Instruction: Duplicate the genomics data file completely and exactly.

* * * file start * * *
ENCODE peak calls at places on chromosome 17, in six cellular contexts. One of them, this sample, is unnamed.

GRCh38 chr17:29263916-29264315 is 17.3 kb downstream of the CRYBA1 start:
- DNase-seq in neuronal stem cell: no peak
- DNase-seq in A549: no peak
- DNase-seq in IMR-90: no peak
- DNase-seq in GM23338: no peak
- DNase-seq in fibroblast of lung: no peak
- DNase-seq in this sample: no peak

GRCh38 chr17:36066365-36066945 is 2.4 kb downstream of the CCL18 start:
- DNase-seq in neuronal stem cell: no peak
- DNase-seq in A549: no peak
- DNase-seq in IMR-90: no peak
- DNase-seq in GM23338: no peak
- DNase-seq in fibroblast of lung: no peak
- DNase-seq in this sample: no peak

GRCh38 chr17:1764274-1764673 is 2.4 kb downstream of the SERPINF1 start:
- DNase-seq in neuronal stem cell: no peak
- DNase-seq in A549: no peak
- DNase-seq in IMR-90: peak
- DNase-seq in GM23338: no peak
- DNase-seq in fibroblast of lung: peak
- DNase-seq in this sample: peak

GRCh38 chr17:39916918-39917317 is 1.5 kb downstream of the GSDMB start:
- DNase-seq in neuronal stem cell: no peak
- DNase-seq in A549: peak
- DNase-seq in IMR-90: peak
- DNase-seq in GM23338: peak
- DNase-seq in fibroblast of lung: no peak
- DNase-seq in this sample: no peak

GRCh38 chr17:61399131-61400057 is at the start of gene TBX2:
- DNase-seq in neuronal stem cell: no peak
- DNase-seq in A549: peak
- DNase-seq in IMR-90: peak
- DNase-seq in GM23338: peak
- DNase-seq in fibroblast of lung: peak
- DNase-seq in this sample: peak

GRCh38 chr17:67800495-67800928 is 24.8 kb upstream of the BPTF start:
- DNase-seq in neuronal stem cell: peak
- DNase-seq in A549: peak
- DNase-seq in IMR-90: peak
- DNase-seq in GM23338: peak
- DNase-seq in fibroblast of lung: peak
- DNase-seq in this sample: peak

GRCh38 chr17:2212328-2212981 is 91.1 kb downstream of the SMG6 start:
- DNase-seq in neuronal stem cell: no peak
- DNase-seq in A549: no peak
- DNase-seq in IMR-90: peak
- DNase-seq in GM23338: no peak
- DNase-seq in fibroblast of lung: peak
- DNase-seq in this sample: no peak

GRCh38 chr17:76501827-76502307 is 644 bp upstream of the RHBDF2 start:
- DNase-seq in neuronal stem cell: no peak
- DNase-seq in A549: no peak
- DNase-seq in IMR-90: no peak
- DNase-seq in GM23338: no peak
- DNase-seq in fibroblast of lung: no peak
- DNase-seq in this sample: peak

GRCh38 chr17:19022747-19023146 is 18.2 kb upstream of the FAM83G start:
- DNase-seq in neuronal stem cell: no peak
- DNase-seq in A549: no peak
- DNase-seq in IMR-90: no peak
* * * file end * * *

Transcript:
ENCODE peak calls at places on chromosome 17, in six cellular contexts. One of them, this sample, is unnamed.

GRCh38 chr17:29263916-29264315 is 17.3 kb downstream of the CRYBA1 start:
- DNase-seq in neuronal stem cell: no peak
- DNase-seq in A549: no peak
- DNase-seq in IMR-90: no peak
- DNase-seq in GM23338: no peak
- DNase-seq in fibroblast of lung: no peak
- DNase-seq in this sample: no peak

GRCh38 chr17:36066365-36066945 is 2.4 kb downstream of the CCL18 start:
- DNase-seq in neuronal stem cell: no peak
- DNase-seq in A549: no peak
- DNase-seq in IMR-90: no peak
- DNase-seq in GM23338: no peak
- DNase-seq in fibroblast of lung: no peak
- DNase-seq in this sample: no peak

GRCh38 chr17:1764274-1764673 is 2.4 kb downstream of the SERPINF1 start:
- DNase-seq in neuronal stem cell: no peak
- DNase-seq in A549: no peak
- DNase-seq in IMR-90: peak
- DNase-seq in GM23338: no peak
- DNase-seq in fibroblast of lung: peak
- DNase-seq in this sample: peak

GRCh38 chr17:39916918-39917317 is 1.5 kb downstream of the GSDMB start:
- DNase-seq in neuronal stem cell: no peak
- DNase-seq in A549: peak
- DNase-seq in IMR-90: peak
- DNase-seq in GM23338: peak
- DNase-seq in fibroblast of lung: no peak
- DNase-seq in this sample: no peak

GRCh38 chr17:61399131-61400057 is at the start of gene TBX2:
- DNase-seq in neuronal stem cell: no peak
- DNase-seq in A549: peak
- DNase-seq in IMR-90: peak
- DNase-seq in GM23338: peak
- DNase-seq in fibroblast of lung: peak
- DNase-seq in this sample: peak

GRCh38 chr17:67800495-67800928 is 24.8 kb upstream of the BPTF start:
- DNase-seq in neuronal stem cell: peak
- DNase-seq in A549: peak
- DNase-seq in IMR-90: peak
- DNase-seq in GM23338: peak
- DNase-seq in fibroblast of lung: peak
- DNase-seq in this sample: peak

GRCh38 chr17:2212328-2212981 is 91.1 kb downstream of the SMG6 start:
- DNase-seq in neuronal stem cell: no peak
- DNase-seq in A549: no peak
- DNase-seq in IMR-90: peak
- DNase-seq in GM23338: no peak
- DNase-seq in fibroblast of lung: peak
- DNase-seq in this sample: no peak

GRCh38 chr17:76501827-76502307 is 644 bp upstream of the RHBDF2 start:
- DNase-seq in neuronal stem cell: no peak
- DNase-seq in A549: no peak
- DNase-seq in IMR-90: no peak
- DNase-seq in GM23338: no peak
- DNase-seq in fibroblast of lung: no peak
- DNase-seq in this sample: peak

GRCh38 chr17:19022747-19023146 is 18.2 kb upstream of the FAM83G start:
- DNase-seq in neuronal stem cell: no peak
- DNase-seq in A549: no peak
- DNase-seq in IMR-90: no peak